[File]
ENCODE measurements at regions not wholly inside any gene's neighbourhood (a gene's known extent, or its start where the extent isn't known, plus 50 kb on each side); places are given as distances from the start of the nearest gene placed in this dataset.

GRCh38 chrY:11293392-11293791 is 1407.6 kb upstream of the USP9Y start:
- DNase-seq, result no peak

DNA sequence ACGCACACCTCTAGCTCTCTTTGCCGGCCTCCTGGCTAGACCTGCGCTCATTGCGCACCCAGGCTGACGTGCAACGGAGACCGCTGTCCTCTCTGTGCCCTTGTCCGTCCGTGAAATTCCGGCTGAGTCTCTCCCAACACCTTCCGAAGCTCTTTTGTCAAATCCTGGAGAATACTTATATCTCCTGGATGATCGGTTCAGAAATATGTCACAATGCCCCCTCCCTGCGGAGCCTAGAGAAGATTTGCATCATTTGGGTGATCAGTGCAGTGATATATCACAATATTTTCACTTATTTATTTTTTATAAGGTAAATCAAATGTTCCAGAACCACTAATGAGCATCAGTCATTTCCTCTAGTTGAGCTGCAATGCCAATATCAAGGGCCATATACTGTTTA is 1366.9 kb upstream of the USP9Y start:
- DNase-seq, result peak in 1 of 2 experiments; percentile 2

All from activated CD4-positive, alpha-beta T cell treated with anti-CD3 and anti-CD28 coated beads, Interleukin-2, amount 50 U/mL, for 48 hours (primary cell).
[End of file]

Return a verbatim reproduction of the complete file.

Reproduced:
ENCODE measurements at regions not wholly inside any gene's neighbourhood (a gene's known extent, or its start where the extent isn't known, plus 50 kb on each side); places are given as distances from the start of the nearest gene placed in this dataset.

GRCh38 chrY:11293392-11293791 is 1407.6 kb upstream of the USP9Y start:
- DNase-seq, result no peak

DNA sequence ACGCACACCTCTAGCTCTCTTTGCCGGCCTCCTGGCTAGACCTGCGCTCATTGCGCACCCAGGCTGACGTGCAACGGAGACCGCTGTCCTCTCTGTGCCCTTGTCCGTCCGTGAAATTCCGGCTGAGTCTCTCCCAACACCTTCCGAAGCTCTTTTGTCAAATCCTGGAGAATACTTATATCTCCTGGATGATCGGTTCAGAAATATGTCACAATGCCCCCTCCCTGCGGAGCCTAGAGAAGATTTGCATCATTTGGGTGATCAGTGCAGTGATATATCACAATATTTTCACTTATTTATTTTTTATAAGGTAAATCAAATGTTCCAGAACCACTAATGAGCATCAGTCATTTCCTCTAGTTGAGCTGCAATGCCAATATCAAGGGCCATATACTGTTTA is 1366.9 kb upstream of the USP9Y start:
- DNase-seq, result peak in 1 of 2 experiments; percentile 2

All from activated CD4-positive, alpha-beta T cell treated with anti-CD3 and anti-CD28 coated beads, Interleukin-2, amount 50 U/mL, for 48 hours (primary cell).